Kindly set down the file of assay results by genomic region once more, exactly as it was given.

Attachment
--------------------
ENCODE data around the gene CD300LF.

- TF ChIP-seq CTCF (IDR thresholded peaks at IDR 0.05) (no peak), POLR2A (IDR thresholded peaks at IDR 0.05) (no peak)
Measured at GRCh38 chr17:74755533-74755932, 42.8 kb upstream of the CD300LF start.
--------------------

ENCODE data around the gene CD300LF.

- TF ChIP-seq CTCF (IDR thresholded peaks at IDR 0.05) (no peak), POLR2A (IDR thresholded peaks at IDR 0.05) (no peak)
Measured at GRCh38 chr17:74755533-74755932, 42.8 kb upstream of the CD300LF start.